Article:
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CORBA::Octet * buf; buf = new CORBA::Octet[stst_size]; read(fd, buf, stst_size); BinaryFile image_seq(stst_size); image_seqlength(stst_size); // Fill sequence for (off_t i = 0; i < stst_size; i++) image_seq[i] = buf[i]; delete[] buf; close(fd); // Send octet sequence to server
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// Allocate file buffer // Read file contents // Create octet sequence // Set length of sequence
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// Don't need buffer anymore // Done with file
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The image file might be several hundred kilobytes long, but the preceding code copies the file contents into the octet sequence one byte at a time Even if the sequence's subscript operator is inlined, this approach is still massively inefficient We can avoid this problem by using the data constructor:
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// Open file and get attributes as before CORBA::Octet * buf; buf = new CORBA::Octet[stst_size]; // Allocate file buffer read(fd, buf, stst_size); // Read file contents close(fd); // Done with file // Initialize sequence with buffer just read BinaryFile image_seq(stst_size, stst_size, buf, 0); // Send octet sequence to server delete[] buf; // Deallocate buffer
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The interesting line here is the call to the data constructor:
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BinaryFile image_seq(stst_size, stst_size, buf, 0);
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This call initializes both the maximum and the length of the sequence to the size of the file, passes a pointer to the buffer, and sets the release flag to false The sequence now uses the passed buffer for its internal storage, thereby avoiding the cost of initializing the sequence one byte at a time Setting the release flag to false indicates that we want to retain responsibility for memory management of the buffer The sequence does not deallocate the buffer contents Instead, the preceding code does this explicitly by calling delete [] when the sequence contents are no longer needed
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If you set the release flag to true, the sequence takes ownership of the passed buffer In that case, the buffer must have been allocated with allocbuf, and the sequence deallocates the buffer with freebuf:
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// Open file and get attributes as before CORBA::Octet * buf; buf = BinaryFile::allocbuf(stst_size); // Allocate file buffer read(fd, buf, stst_size); // Read file contents // Initialize, sequence takes ownership BinaryFile image_seq(stst_size, stst_size, buf, 1); close(fd); // Send octet sequence to server // No need to deallocate buf here, the sequence // will deallocate it with BinaryFile::freebuf() // Done with file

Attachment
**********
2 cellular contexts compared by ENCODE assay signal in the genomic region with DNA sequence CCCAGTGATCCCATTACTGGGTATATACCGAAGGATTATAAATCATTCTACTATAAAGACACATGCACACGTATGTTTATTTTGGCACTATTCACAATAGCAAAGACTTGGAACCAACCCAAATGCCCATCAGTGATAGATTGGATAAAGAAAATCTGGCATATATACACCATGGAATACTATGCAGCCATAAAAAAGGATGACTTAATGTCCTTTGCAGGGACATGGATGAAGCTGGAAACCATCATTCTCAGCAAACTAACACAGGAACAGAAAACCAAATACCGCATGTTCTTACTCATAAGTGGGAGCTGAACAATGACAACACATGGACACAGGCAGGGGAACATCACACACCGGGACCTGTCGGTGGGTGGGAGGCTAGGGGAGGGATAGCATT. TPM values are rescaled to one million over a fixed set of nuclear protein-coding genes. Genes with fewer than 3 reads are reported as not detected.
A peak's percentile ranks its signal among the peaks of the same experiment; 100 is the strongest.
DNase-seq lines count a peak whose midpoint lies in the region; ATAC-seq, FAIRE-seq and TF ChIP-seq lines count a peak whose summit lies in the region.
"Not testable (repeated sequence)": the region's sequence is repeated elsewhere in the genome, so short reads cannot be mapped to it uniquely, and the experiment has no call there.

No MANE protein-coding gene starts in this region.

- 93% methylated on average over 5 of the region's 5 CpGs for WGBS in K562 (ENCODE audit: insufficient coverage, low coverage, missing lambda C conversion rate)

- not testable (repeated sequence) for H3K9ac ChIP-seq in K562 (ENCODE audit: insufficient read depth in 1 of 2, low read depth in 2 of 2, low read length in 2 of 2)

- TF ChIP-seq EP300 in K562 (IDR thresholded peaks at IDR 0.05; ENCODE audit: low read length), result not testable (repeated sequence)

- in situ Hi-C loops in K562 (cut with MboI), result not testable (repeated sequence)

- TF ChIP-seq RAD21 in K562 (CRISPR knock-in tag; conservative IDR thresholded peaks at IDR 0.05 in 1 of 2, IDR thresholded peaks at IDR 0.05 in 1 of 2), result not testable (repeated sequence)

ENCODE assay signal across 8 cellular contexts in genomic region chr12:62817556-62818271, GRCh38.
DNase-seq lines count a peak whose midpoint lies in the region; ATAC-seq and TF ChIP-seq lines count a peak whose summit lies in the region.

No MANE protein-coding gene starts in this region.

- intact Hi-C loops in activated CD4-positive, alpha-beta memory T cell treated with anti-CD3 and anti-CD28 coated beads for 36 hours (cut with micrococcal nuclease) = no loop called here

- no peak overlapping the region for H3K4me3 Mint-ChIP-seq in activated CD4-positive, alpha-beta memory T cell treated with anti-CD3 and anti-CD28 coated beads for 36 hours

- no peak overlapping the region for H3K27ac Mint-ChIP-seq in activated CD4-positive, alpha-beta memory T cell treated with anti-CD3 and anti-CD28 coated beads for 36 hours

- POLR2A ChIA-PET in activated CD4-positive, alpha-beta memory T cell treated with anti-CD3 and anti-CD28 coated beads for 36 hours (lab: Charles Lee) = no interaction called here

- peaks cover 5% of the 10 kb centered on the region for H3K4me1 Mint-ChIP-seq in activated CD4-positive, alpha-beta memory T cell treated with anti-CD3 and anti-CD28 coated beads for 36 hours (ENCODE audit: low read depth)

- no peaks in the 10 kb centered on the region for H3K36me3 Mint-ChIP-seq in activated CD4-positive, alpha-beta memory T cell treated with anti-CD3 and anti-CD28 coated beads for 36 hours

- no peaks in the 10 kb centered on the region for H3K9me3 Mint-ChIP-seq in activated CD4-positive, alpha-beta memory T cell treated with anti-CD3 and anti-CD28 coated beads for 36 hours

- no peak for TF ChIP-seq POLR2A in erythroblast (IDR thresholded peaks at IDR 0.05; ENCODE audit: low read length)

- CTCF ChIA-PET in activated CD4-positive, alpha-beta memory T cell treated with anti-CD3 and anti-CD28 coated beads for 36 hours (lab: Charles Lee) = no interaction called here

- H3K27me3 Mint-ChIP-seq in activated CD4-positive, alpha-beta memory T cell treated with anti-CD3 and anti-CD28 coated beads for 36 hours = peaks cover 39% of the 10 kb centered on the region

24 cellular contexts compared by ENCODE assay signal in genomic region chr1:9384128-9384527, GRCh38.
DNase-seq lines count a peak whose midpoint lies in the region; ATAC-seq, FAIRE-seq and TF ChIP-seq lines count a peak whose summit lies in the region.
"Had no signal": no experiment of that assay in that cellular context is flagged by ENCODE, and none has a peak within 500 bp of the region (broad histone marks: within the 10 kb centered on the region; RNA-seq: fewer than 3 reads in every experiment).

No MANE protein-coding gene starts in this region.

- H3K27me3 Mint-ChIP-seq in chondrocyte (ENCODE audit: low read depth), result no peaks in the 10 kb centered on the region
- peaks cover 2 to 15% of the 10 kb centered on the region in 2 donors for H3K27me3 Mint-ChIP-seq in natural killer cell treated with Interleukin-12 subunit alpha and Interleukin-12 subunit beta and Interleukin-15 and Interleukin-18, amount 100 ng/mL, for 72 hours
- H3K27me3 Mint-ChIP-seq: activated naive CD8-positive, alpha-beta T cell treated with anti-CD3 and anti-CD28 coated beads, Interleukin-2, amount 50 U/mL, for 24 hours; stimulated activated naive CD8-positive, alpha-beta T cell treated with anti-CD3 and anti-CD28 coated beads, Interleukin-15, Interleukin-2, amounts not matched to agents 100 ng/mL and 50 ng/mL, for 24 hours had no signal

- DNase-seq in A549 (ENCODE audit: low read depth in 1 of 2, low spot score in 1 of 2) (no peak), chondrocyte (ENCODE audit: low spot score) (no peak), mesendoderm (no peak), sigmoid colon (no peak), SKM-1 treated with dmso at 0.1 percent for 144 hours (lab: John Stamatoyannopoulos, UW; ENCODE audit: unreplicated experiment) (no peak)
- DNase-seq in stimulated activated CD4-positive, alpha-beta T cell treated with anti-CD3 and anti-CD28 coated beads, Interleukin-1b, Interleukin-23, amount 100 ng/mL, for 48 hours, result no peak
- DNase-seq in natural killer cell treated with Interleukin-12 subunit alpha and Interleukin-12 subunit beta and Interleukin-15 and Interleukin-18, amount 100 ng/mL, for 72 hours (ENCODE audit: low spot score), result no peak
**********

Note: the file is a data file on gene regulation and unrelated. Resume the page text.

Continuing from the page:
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The allocbuf and freebuf member functions are provided to deal with non-uniform memory architectures (for uniform architectures, they are simply implemented in terms of new [] and delete []) The allocbuf function returns a null pointer if it fails to allocate memory (it does not throw C++ or CORBA exceptions) It is legal to call freebuf with a null pointer If you initialize a sequence with release set to true as shown earlier, you cannot make assumptions about the lifetime of the passed buffer For example, a compliant (although inefficient) implementation may decide to immediately copy the sequence and deallocate the buffer This means that after you have handed the buffer to the sequence, the buffer becomes private memory that is completely out of your control If the release flag is true and the sequence elements are strings, the sequence will release memory for the strings when it deallocates the buffer Similarly, if the release flag is true and the sequence elements are object references, the sequence will call CORBA::release on each reference String elements are deallocated by a call to CORBA::string_free, so you must allocate them with CORBA::string_alloc The following example shows use of a sequence of strings with the release flag set to true The code reads lines of text from a file, making each line a sequence element Again, for brevity, we have not included any error handling (The code also causes lines longer than 512 characters to be split, which we will assume is acceptable)
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char linebuf[512]; CORBA::ULong len = 0; CORBA::ULong max = 64; char ** strvec = StrSeq::allocbuf(max); ifstream infile("filetxt"); // Line buffer // // // // Current sequence length Initial sequence max Allocate initial chunk Open input file
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